Bicycle Network: Our Organisation
The bow-tie bows out
3 April 2012
After 20 years in the saddle Harry Barber is resigning as CEO of Bicycle Network Victoria and will leave office later this year.
Under his leadership the organisation developed into a powerful force for good, transforming Melbourne, regional Victoria and beyond and stimulating widespread take up of bike riding for recreation and transport.
Mr Barber recognised earlier than most that bike riding had to be shifted from the social fringes to the mainstream if it was to become a central element of day-to-day life.
He campaigned unflaggingly to get more people on bikes, recognising that a more visible presence of riders on the streets would inevitably lead to a breaking down of prejudices, increasing political influence, and the provision of better facilities for riders.
Mr Barber has spent a total of 20 years with the organisation during which it changed from an organisation that ran great rides into one of the nation’s most influential community organisations. Endorsed recently as a charity, the organisation is largest in the world of its type on a per head of population basis.
“The past 20 years has been a wild and exhilarating ride”, Mr Barber said today. “So much has been achieved by the bike riding community in that time.”
“As I ride through Melbourne today, and stop at the traffic lights with 20 other bikes lined up, I sometimes have to pinch myself to make sure I’m not dreaming.”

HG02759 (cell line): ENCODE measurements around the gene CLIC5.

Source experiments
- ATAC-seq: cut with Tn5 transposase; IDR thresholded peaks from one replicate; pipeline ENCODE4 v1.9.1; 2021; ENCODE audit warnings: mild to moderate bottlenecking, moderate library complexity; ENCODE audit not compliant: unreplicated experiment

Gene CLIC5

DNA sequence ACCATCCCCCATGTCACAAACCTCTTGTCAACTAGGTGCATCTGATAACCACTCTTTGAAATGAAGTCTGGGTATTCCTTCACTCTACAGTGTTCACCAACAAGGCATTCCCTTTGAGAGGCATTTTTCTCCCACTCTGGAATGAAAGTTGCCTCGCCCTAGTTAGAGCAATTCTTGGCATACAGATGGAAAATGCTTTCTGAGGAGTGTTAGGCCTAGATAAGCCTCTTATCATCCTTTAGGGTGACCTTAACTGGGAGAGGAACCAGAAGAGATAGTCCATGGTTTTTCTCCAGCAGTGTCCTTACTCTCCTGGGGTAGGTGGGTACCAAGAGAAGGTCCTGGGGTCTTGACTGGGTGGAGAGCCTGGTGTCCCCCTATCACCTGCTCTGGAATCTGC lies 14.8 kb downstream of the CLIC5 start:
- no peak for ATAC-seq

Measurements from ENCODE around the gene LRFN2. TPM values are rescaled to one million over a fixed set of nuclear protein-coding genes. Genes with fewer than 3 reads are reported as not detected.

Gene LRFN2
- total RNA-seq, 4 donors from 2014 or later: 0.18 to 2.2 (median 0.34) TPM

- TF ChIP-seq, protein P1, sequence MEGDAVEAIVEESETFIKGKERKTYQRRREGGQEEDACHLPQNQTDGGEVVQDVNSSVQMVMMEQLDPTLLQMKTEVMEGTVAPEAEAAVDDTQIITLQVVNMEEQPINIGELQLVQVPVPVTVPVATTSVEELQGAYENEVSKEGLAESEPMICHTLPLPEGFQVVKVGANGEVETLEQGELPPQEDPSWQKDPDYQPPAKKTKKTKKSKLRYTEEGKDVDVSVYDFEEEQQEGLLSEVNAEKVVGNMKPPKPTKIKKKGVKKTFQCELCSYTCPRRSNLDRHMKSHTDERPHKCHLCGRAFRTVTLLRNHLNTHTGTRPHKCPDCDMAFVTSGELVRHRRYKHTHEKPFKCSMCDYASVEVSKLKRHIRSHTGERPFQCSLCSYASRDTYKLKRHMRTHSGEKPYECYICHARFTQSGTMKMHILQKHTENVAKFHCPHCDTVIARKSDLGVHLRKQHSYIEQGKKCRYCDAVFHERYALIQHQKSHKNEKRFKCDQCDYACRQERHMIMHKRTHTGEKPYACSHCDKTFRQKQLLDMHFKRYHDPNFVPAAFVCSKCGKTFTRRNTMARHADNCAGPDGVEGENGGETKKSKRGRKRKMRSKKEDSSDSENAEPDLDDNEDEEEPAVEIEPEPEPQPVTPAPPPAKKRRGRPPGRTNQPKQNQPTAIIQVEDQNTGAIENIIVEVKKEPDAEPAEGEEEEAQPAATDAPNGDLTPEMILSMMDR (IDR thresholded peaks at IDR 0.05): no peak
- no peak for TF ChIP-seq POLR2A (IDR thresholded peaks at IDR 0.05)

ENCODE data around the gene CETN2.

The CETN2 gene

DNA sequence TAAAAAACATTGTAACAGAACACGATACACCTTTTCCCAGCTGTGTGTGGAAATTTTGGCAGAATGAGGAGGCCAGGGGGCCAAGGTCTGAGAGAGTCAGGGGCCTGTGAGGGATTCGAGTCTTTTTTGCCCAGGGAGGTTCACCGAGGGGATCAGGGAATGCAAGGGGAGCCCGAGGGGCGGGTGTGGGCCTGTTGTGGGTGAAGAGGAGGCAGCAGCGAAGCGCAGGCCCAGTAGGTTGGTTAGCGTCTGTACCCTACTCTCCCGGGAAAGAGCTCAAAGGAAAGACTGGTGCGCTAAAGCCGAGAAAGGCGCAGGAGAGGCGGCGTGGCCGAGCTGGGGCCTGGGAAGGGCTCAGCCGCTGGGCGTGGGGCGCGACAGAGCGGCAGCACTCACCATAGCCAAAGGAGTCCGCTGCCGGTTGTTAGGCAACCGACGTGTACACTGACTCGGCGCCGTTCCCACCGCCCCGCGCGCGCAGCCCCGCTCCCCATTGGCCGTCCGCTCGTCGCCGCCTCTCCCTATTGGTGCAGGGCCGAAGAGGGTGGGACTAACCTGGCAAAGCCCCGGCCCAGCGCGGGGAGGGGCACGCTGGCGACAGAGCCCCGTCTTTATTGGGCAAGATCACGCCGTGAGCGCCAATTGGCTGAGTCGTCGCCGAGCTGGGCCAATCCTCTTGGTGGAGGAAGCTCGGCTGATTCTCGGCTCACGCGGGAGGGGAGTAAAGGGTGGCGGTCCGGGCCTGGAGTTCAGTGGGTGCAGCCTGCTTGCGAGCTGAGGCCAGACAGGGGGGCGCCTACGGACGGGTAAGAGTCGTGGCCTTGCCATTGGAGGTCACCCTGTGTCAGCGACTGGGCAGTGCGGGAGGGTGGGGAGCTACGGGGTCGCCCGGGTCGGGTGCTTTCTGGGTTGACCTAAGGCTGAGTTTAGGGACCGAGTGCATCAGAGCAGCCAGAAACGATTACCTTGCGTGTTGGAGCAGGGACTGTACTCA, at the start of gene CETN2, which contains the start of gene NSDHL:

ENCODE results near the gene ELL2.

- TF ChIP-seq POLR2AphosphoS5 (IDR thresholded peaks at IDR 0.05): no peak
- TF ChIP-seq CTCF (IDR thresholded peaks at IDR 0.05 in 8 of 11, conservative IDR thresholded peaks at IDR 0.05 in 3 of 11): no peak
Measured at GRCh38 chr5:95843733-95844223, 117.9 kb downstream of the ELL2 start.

“It was tremendously rewarding last month on National Ride2School Day to help get hundreds of thousands of school children experiencing riding to school.”
Mr Barber said that after 20 years he had realised the time had come for another leader to take the organisation forward.
“I feel satisfied that I have been able to help lay the foundations of a durable, even formidable organisation, but it is time for others to build the superstructure than can accommodate the challenges ahead,” he said
The President of the Bicycle Network Victoria Board, Janice Simpson, said the next five years were going to be critically important. “Cycling is growing at a staggering rate around the country and the demands for change on all levels of government are reaching a crescendo.”
“Mr Barber’s successor will have the task of developing an innovative, forward-looking team of people who will drive these changes and help make bike riding a normal part of everyday life.”
In the early 1990s Bicycle Network Victoria, which was formed as the Bicycle Institute of Victoria in the 1970s, had about 3000 members. In 1996 the annual turnover was $2.2m and last year the figure was $13.5m. Now it has 46,000 members and 150 000 friends across the nation. It runs a number of programs across Australia and New Zealand under the banner of the Bicycle Network.
“The changes of the last 20 years have been significant, but they are nothing compared with what we will see in the next 20,” Mr Barber said.
Mr Barber said he wanted to continue to make a contribution to the world of bike riding after stepping down.
Ms Simpson said the Board of Bicycle Network Victoria has started the process to recruit a new CEO, and would assess internal candidates first, and if required, move to an external search.
A likely time for the formal handover will be at the annual general meeting in November.
The organisation will recognise Mr Barber’s contribution at an appropriate time, Ms Simpson said.